Warranty exclusion in French-based insurance contracts, an insoluble equation with variable parameters?
The debate on exclusion of warranty in insurance contracts is endless witness the numerous ongoing litigation cases before the French courts.
Hence the following question: what does the French Supreme Court (“Court de Cassation”) tell us today about the application of these warranty exclusion? The answer might notably be found in two rulings handed down on February 6th, 2020 and March 5th, 2020 related to this type of exclusion.
First, one has to remember that under the provisions of article L.113-1 of the French Insurance Code, “save formal and limited exclusions contained in the policy, the insurer shall bear the losses and damage caused by unforeseen accident or caused by the insured’s fault. However, the insurer shall not be answerable for losses and damage caused by the insured’s deliberate tortious intent or fraud” (emphasis added).
This article sets out the conditions for the validity for the exclusion of warranty under French law: it must, on the one hand, be “formal” and, on the other hand, “limited” in the sense that it must not void the warranty of its substance.
The cases of application are as diverse as there are insurance contracts and exclusion clauses. As judges assess each clause in concreto, it requires each and every time an in-depth analysis to conclude whether or not it is formal and limited in nature.
That being said, the French Supreme Court (“Cour de cassation”) has given “clues” allowing a first global approach to the formal and limited nature of these exclusion clauses: an exclusion clause cannot be formal and limited as soon as it has to be interpreted (Cass. Civ. 1, May 22nd, 2001, n° 99-10849). This is a ruling of principle whose solution has since been adopted by the Supreme Court (see for example: Cass. Civ. 3rd, February 14th, 2019, n° 18-11101).
Even if such a solution appears to be crystal clear at first glance, it is more intricate than it seems, as it always gives rise to a lively debate before the Judge, whose assessment remains sovereign in the matter, depending on the case in question.
In its ruling dated February 6th, 2020, with regard to an Operating Civil Liability insurance policy, the French Supreme Court ruled that the exclusion clause submitted to its judgement met the conditions set by the article L.113-1 of the Insurance Code (Cass. Civ. 2nd, February 6th, 2020, n° 18-25377).
In the present case, the company S had entrusted company P with the verification of an industrial boiler involving the demolition of a concrete floor leading to a temporary stoppage of production. Company P subcontracted the service to company I. Impacts were then discovered on the pipes discovered after the demolition of the floor.
Company I complained that the Bordeaux Court of Appeal had ordered its operating liability insurer to cover only for the loss claimed by the project owner, excluding operating losses.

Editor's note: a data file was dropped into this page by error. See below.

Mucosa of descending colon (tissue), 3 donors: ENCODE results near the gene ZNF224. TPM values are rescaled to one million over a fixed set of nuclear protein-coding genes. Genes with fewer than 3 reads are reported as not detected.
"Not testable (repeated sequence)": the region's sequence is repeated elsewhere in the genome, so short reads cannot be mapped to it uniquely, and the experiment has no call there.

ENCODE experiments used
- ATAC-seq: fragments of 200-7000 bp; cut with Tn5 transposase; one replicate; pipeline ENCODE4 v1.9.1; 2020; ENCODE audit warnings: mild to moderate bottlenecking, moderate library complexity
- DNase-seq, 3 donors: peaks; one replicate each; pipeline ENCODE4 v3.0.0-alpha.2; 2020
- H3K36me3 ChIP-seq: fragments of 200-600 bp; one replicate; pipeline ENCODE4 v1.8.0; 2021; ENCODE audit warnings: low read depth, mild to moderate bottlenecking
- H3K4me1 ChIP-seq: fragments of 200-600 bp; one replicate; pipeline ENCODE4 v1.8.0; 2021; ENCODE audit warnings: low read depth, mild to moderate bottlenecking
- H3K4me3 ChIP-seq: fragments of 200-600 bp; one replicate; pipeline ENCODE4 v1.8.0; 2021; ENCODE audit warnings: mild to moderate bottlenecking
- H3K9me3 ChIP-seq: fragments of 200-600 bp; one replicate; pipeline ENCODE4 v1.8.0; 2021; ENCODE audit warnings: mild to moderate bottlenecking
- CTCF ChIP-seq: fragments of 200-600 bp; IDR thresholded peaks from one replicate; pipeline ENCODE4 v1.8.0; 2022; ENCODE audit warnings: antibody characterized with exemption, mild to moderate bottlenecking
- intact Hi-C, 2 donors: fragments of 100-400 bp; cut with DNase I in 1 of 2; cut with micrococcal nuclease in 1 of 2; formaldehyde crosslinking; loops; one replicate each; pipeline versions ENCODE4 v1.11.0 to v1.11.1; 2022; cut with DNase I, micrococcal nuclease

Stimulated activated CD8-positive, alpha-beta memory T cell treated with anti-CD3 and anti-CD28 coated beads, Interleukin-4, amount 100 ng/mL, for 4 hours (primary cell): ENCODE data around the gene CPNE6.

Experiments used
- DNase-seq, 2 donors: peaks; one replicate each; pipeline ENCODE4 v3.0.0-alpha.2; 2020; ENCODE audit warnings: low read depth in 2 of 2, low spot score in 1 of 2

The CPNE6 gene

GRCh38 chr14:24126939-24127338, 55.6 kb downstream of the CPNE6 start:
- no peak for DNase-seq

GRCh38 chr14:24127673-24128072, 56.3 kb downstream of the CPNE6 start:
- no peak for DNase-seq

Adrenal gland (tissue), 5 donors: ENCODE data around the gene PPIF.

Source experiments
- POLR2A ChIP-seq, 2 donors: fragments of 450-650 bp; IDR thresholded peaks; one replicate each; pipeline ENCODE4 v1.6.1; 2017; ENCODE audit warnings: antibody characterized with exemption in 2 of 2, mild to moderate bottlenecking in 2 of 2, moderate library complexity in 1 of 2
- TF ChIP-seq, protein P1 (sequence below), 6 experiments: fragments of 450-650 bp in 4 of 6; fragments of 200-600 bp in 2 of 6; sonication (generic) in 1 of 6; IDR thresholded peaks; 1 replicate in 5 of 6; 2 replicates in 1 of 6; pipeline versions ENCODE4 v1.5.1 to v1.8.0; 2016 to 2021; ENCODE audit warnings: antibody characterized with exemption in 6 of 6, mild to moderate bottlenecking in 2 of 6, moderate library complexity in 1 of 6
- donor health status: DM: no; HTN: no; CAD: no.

Indeed, the insurance policy debated included an exclusion clause worded as follows, “indirect losses of any kind, loss of profit and paralysis. »
The French Supreme Court dismissed the appeal by company I because it considered that the Court of Appeal “did not interpret the exclusion clause in any way, but rather inferred that it was formal and limited” and that the clause “expressly defines what is covered by the loss of operating losses. »
Thus, the solution adopted in this judgment seems to favor the actual content of the insurance contract to the detriment of the insured who thought he would benefit from the reading usually made of article L113-1 of the Insurance Code to challenge the limited nature of the warranty exclusion.
In its ruling dated March 5th, 2020, the French Supreme Court (Cass. Civ. 3rd, March 5th, 2020, n° 18-15.164) deals with several issues linked to ten-year liability insurance, including warranty exclusions.
In this case, a private individual had entrusted the company O with carrying out rehabilitation and extension work on a building.
Company O’s ten-year liability insurance policy contained an exclusion clause under which the insurer did not cover “damage to works or work performed or subcontracted by (the insured) … as well as miscellaneous expenses incurred as a result of such damage. »
Following the occurrence of the disorder, the victim sued Company O’s insurer, arguing that the above-mentioned exclusion clause had the effect of rendering the contract void.
Yet, considering that this clause “left the damage caused to third parties within the scope of the guarantee“, the French Supreme Court therefore concluded that this exclusion clause was formal and limited.
It is clear from these two judgments that, although article L113-1 of the French Insurance Code appears to be a formidable weapon in the hands of an insured to challenge the validity of an exclusion opposed by his insurer, the sanction of exclusion of cover is not systematic and each exclusion clause must be assessed in the light of its specific contextual and contractual characteristics.
In other words, it is a variable geometry equation which takes on a particular acuity with the Covid-19 epidemic and whose solution is not obvious …
Nothing can be taken for granted: even if general principles could be identified, a careful analysis anchored in reality will always have to be carried out in a complementary manner, it being recalled that the test of the formal and limited nature is not sufficient since the exclusion clause must also respect the condition of form laid down in the last paragraph of article L112-4 of the French Insurance Code, but that is a completely different matter…